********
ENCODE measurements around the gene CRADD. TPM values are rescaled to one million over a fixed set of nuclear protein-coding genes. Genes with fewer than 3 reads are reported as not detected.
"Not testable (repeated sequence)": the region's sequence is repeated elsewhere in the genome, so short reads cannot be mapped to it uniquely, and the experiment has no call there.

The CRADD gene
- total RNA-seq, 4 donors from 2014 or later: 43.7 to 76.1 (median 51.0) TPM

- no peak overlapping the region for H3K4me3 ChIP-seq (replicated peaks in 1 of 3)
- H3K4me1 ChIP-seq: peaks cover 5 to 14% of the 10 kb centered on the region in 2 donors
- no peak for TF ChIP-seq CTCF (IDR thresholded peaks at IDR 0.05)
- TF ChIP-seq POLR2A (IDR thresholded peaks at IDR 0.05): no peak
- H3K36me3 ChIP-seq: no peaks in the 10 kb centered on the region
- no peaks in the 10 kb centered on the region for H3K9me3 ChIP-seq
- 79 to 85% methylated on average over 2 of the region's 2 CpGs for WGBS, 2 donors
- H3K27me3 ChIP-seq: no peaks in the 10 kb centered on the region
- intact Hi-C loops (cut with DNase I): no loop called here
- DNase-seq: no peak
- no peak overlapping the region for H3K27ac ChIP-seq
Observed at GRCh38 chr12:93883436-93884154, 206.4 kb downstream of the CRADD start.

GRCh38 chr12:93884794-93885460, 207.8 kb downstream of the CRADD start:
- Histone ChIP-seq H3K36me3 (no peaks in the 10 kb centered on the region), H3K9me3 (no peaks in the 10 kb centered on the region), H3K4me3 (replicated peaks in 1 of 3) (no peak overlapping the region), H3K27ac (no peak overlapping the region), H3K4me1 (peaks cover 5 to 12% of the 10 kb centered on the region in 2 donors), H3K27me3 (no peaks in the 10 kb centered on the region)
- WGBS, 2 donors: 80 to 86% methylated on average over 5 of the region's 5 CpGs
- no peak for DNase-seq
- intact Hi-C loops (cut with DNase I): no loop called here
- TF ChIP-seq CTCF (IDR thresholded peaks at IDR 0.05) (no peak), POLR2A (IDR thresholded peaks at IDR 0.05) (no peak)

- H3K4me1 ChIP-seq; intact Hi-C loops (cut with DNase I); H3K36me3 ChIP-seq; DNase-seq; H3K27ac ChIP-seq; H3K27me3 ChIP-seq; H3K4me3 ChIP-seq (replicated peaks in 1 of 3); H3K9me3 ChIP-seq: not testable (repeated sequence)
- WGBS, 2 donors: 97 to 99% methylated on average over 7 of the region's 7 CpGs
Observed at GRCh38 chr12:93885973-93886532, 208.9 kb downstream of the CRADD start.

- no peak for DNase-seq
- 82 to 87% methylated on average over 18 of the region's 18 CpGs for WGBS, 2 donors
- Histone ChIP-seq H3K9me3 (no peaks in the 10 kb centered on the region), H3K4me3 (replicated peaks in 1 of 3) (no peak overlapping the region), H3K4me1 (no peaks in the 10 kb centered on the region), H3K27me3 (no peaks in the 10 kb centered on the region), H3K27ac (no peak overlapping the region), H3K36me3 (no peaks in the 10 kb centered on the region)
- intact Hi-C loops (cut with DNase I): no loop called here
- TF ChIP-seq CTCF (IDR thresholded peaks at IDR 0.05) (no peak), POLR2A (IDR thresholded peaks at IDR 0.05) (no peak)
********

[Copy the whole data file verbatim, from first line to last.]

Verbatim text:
ENCODE measurements around the gene CRADD. TPM values are rescaled to one million over a fixed set of nuclear protein-coding genes. Genes with fewer than 3 reads are reported as not detected.
"Not testable (repeated sequence)": the region's sequence is repeated elsewhere in the genome, so short reads cannot be mapped to it uniquely, and the experiment has no call there.

The CRADD gene
- total RNA-seq, 4 donors from 2014 or later: 43.7 to 76.1 (median 51.0) TPM

- no peak overlapping the region for H3K4me3 ChIP-seq (replicated peaks in 1 of 3)
- H3K4me1 ChIP-seq: peaks cover 5 to 14% of the 10 kb centered on the region in 2 donors
- no peak for TF ChIP-seq CTCF (IDR thresholded peaks at IDR 0.05)
- TF ChIP-seq POLR2A (IDR thresholded peaks at IDR 0.05): no peak
- H3K36me3 ChIP-seq: no peaks in the 10 kb centered on the region
- no peaks in the 10 kb centered on the region for H3K9me3 ChIP-seq
- 79 to 85% methylated on average over 2 of the region's 2 CpGs for WGBS, 2 donors
- H3K27me3 ChIP-seq: no peaks in the 10 kb centered on the region
- intact Hi-C loops (cut with DNase I): no loop called here
- DNase-seq: no peak
- no peak overlapping the region for H3K27ac ChIP-seq
Observed at GRCh38 chr12:93883436-93884154, 206.4 kb downstream of the CRADD start.

GRCh38 chr12:93884794-93885460, 207.8 kb downstream of the CRADD start:
- Histone ChIP-seq H3K36me3 (no peaks in the 10 kb centered on the region), H3K9me3 (no peaks in the 10 kb centered on the region), H3K4me3 (replicated peaks in 1 of 3) (no peak overlapping the region), H3K27ac (no peak overlapping the region), H3K4me1 (peaks cover 5 to 12% of the 10 kb centered on the region in 2 donors), H3K27me3 (no peaks in the 10 kb centered on the region)
- WGBS, 2 donors: 80 to 86% methylated on average over 5 of the region's 5 CpGs
- no peak for DNase-seq
- intact Hi-C loops (cut with DNase I): no loop called here
- TF ChIP-seq CTCF (IDR thresholded peaks at IDR 0.05) (no peak), POLR2A (IDR thresholded peaks at IDR 0.05) (no peak)

- H3K4me1 ChIP-seq; intact Hi-C loops (cut with DNase I); H3K36me3 ChIP-seq; DNase-seq; H3K27ac ChIP-seq; H3K27me3 ChIP-seq; H3K4me3 ChIP-seq (replicated peaks in 1 of 3); H3K9me3 ChIP-seq: not testable (repeated sequence)
- WGBS, 2 donors: 97 to 99% methylated on average over 7 of the region's 7 CpGs
Observed at GRCh38 chr12:93885973-93886532, 208.9 kb downstream of the CRADD start.

- no peak for DNase-seq
- 82 to 87% methylated on average over 18 of the region's 18 CpGs for WGBS, 2 donors
- Histone ChIP-seq H3K9me3 (no peaks in the 10 kb centered on the region), H3K4me3 (replicated peaks in 1 of 3) (no peak overlapping the region), H3K4me1 (no peaks in the 10 kb centered on the region), H3K27me3 (no peaks in the 10 kb centered on the region), H3K27ac (no peak overlapping the region), H3K36me3 (no peaks in the 10 kb centered on the region)
- intact Hi-C loops (cut with DNase I): no loop called here
- TF ChIP-seq CTCF (IDR thresholded peaks at IDR 0.05) (no peak), POLR2A (IDR thresholded peaks at IDR 0.05) (no peak)